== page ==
“Today we just needed someone to stick with him and get a 50 or 60, but it didn’t happen and hasn’t happened this week - we probably haven’t been up to our usual standards. There’s a few guys who will go away to Bangladesh with the Wolves shortly, which is a great opportunity - and for the guys at home we have a lot to work on because there’s a lot of cricket coming up and we’ve got to be better than what we’ve shown in the last few games.”

Stirling had a sensational series and was duly rewarded by picking up the Player of the Series award after scoring 285 runs in three matches, notching two centuries – top-scoring with 128 in the second match. This great run of form now means that Stirling has four tons in six innings for his country.


However, Stirling was more focussed on the team’s performance, and opined at the conclusion of the series:

“There were big points up for this series, but we didn’t come up where we wanted to be. We felt in good positions to take advantage of, but we couldn’t quite do it.”

Reflective of not just this series, but also his performances in the preceding series against the UAE, Stirling has now risen to the Top 20 ODI batters in the world in the latest ICC rankings. The 30-year-old will stay in Abu Dhabi and compete in the Abu Dhabi T10 league for Team Abu Dhabi. Stirling has seen great success in the T10 League over recent years, having a strike rate of 200 in the tournament and average of 41.71.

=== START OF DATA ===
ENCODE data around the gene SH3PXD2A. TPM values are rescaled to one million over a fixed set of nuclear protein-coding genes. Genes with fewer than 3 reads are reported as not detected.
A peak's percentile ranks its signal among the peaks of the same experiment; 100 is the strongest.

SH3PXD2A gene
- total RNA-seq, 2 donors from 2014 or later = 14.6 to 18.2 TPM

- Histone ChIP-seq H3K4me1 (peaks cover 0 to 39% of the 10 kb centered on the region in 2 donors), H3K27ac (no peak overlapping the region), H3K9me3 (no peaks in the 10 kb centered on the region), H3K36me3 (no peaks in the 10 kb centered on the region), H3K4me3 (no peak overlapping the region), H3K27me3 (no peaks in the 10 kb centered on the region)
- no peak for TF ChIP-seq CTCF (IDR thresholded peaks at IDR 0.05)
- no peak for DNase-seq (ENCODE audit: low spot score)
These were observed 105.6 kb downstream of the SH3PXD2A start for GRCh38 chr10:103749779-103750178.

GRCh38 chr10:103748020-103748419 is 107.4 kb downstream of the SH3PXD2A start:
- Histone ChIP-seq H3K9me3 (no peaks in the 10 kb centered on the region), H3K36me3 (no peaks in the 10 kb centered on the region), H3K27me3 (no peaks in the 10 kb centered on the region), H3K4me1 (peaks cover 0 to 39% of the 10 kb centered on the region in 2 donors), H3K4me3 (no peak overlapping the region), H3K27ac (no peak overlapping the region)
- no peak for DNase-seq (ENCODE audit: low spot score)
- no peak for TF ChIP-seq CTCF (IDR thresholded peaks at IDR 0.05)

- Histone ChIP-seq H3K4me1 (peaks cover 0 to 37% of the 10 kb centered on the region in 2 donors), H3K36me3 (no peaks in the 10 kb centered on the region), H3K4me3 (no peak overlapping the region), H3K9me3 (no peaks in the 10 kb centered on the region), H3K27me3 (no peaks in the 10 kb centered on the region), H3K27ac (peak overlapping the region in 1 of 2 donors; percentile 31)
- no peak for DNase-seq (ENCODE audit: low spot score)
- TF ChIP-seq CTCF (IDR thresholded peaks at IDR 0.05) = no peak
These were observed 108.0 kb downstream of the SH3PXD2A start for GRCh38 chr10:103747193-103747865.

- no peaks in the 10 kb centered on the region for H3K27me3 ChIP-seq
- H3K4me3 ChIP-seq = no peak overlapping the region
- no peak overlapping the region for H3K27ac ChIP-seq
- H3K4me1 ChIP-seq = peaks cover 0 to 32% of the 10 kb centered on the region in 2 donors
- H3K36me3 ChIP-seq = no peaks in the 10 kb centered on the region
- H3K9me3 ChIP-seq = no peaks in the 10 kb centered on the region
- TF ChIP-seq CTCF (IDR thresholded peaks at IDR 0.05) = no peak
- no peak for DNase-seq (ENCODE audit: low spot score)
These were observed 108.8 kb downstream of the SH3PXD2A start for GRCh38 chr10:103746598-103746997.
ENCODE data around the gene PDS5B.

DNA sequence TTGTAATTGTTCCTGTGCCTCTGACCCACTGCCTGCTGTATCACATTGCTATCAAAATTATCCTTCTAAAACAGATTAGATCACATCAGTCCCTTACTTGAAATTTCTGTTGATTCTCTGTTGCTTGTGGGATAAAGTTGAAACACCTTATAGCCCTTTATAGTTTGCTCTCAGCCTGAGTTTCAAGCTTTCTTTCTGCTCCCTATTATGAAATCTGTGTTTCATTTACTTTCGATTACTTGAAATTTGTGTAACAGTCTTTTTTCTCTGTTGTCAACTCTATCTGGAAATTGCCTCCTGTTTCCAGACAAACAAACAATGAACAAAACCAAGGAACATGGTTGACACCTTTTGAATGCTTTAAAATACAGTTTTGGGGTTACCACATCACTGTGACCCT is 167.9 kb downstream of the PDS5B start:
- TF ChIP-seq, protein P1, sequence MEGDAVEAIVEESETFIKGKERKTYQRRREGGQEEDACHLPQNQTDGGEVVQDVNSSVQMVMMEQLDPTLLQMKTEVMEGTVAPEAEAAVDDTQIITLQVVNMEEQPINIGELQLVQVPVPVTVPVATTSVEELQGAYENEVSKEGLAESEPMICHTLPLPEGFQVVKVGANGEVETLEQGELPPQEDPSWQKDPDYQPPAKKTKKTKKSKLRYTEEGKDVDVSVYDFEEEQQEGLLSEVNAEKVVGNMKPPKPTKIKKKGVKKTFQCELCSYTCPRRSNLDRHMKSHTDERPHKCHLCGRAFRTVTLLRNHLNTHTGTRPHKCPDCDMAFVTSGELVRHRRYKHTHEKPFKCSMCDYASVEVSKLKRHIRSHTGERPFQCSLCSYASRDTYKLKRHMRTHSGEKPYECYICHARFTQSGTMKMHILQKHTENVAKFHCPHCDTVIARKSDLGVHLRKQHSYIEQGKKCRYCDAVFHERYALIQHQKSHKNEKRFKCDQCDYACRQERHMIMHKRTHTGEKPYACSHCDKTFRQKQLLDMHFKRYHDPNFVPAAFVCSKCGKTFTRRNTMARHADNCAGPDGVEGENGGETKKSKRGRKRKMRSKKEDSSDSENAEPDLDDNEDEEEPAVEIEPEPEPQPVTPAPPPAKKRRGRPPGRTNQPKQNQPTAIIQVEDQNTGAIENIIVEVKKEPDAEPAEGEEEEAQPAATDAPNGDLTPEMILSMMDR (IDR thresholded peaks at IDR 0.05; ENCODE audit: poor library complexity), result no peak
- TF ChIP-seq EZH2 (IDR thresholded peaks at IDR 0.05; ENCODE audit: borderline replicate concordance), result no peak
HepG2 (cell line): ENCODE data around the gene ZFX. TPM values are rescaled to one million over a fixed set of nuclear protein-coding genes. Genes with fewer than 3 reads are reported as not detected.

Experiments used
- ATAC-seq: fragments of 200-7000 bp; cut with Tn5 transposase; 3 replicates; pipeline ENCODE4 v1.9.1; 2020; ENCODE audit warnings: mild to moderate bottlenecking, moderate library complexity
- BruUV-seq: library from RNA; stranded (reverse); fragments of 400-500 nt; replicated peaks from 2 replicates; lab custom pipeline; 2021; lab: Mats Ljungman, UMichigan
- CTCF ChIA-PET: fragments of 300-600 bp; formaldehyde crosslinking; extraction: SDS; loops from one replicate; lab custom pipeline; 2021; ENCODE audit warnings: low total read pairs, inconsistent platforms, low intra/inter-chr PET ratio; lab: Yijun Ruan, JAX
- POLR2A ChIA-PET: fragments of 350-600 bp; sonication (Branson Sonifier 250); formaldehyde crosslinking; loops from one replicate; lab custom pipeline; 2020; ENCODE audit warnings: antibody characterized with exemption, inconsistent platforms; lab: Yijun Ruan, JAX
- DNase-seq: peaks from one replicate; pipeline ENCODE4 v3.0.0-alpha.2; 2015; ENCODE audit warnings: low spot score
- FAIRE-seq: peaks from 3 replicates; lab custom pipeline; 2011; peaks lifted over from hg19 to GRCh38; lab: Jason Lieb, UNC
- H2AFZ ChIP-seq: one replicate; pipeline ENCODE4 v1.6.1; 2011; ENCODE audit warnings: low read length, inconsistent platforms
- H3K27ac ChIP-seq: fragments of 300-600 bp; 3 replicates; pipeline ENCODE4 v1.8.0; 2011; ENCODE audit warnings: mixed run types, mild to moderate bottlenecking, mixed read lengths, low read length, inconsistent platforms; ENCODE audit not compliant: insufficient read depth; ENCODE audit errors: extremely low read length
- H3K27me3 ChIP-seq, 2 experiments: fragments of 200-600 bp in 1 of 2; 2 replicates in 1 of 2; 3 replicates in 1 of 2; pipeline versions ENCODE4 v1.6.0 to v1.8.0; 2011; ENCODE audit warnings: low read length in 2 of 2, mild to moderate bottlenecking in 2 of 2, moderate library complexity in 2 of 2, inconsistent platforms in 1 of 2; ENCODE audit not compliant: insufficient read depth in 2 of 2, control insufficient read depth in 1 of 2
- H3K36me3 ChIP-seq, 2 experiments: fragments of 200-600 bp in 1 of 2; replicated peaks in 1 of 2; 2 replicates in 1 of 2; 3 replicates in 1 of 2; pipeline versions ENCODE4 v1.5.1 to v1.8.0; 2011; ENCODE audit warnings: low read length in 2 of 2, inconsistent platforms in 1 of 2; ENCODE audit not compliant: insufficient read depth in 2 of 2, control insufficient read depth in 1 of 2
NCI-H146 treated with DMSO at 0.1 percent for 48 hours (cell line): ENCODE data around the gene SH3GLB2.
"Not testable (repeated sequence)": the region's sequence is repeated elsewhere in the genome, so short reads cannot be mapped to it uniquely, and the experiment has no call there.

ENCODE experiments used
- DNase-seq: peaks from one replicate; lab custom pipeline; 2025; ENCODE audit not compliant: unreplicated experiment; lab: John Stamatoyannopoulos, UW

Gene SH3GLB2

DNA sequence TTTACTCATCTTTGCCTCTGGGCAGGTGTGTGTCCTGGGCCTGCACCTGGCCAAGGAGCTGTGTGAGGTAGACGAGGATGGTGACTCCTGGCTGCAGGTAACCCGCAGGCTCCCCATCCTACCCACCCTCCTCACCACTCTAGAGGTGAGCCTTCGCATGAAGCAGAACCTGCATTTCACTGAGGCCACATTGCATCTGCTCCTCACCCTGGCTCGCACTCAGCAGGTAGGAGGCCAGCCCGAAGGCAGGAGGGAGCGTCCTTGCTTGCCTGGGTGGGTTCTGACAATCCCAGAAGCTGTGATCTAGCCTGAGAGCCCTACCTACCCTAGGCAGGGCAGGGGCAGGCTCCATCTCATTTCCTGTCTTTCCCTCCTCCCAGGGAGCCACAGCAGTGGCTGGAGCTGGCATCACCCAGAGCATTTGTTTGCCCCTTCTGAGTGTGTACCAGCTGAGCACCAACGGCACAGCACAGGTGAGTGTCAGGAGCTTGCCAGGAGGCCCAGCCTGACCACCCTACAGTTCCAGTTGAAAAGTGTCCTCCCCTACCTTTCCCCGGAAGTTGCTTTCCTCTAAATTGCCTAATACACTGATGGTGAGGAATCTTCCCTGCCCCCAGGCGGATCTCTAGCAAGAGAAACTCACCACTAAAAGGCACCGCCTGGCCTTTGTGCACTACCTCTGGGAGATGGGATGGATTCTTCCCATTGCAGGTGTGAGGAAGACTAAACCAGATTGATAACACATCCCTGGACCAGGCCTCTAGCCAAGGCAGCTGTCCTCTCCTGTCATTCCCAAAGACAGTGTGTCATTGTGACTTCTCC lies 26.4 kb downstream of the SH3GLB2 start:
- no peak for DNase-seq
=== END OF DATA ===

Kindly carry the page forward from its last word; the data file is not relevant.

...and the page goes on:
Spinners on the mark

Another familiar face in the team, Andy McBrine, played well throughout the three matches. The 27-year-old took six wickets in the series and bagged career-best figures of 5-29 in the opening match.


Following the stellar performance, he said:

“It was obviously pleasing for myself to get my first five-for for Ireland yesterday, but the result puts it more in a wee bit of a downer – it would have been nicer to get five-wicket and a win, but it wasn’t to be. I’ve been practising quite hard for the last 3 or 4 weeks out here and lucky enough yesterday was my day with the ball.”

McBrine bowled well in tandem with fellow tweaker Simi Singh, and both delivered wickets, but just as importantly, bowled accurately and kept the run rate quiet at key times. McBrine sent down 30 overs, taking 6 wickets and conceding just 99 runs during the series - an RPO of 3.3 and an average of 16.5. Singh sent down 28.2 overs, taking 5 wickets and conceding just 126 runs during the series - an RPO of 4.5 and an average of 25.2.